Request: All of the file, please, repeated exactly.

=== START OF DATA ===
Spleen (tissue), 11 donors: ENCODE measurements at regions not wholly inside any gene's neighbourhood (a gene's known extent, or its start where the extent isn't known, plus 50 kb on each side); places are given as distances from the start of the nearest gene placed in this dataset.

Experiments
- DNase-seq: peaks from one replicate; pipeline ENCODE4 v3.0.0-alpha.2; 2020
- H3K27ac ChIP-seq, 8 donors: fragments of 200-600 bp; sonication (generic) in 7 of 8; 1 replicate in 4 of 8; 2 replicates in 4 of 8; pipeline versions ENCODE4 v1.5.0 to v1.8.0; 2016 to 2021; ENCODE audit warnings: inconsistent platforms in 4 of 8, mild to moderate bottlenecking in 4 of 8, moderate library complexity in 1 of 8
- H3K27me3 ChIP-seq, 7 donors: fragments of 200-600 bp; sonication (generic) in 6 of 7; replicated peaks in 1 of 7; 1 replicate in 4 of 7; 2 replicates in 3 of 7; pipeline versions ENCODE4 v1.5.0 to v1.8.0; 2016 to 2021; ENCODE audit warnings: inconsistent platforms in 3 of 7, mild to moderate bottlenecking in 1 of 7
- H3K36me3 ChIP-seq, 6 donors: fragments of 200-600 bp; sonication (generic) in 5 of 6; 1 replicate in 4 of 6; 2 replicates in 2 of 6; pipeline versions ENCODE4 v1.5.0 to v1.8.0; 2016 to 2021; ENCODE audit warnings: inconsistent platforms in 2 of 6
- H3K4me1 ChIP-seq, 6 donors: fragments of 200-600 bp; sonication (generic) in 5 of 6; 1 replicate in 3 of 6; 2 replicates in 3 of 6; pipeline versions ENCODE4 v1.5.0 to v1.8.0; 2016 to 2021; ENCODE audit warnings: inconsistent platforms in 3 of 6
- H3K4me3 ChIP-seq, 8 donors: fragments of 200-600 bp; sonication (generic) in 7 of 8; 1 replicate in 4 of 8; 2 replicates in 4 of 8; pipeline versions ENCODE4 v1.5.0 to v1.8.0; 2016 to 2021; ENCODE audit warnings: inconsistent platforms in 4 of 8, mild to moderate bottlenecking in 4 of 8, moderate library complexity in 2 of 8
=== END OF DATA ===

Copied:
Spleen (tissue), 11 donors: ENCODE measurements at regions not wholly inside any gene's neighbourhood (a gene's known extent, or its start where the extent isn't known, plus 50 kb on each side); places are given as distances from the start of the nearest gene placed in this dataset.

Experiments
- DNase-seq: peaks from one replicate; pipeline ENCODE4 v3.0.0-alpha.2; 2020
- H3K27ac ChIP-seq, 8 donors: fragments of 200-600 bp; sonication (generic) in 7 of 8; 1 replicate in 4 of 8; 2 replicates in 4 of 8; pipeline versions ENCODE4 v1.5.0 to v1.8.0; 2016 to 2021; ENCODE audit warnings: inconsistent platforms in 4 of 8, mild to moderate bottlenecking in 4 of 8, moderate library complexity in 1 of 8
- H3K27me3 ChIP-seq, 7 donors: fragments of 200-600 bp; sonication (generic) in 6 of 7; replicated peaks in 1 of 7; 1 replicate in 4 of 7; 2 replicates in 3 of 7; pipeline versions ENCODE4 v1.5.0 to v1.8.0; 2016 to 2021; ENCODE audit warnings: inconsistent platforms in 3 of 7, mild to moderate bottlenecking in 1 of 7
- H3K36me3 ChIP-seq, 6 donors: fragments of 200-600 bp; sonication (generic) in 5 of 6; 1 replicate in 4 of 6; 2 replicates in 2 of 6; pipeline versions ENCODE4 v1.5.0 to v1.8.0; 2016 to 2021; ENCODE audit warnings: inconsistent platforms in 2 of 6
- H3K4me1 ChIP-seq, 6 donors: fragments of 200-600 bp; sonication (generic) in 5 of 6; 1 replicate in 3 of 6; 2 replicates in 3 of 6; pipeline versions ENCODE4 v1.5.0 to v1.8.0; 2016 to 2021; ENCODE audit warnings: inconsistent platforms in 3 of 6
- H3K4me3 ChIP-seq, 8 donors: fragments of 200-600 bp; sonication (generic) in 7 of 8; 1 replicate in 4 of 8; 2 replicates in 4 of 8; pipeline versions ENCODE4 v1.5.0 to v1.8.0; 2016 to 2021; ENCODE audit warnings: inconsistent platforms in 4 of 8, mild to moderate bottlenecking in 4 of 8, moderate library complexity in 2 of 8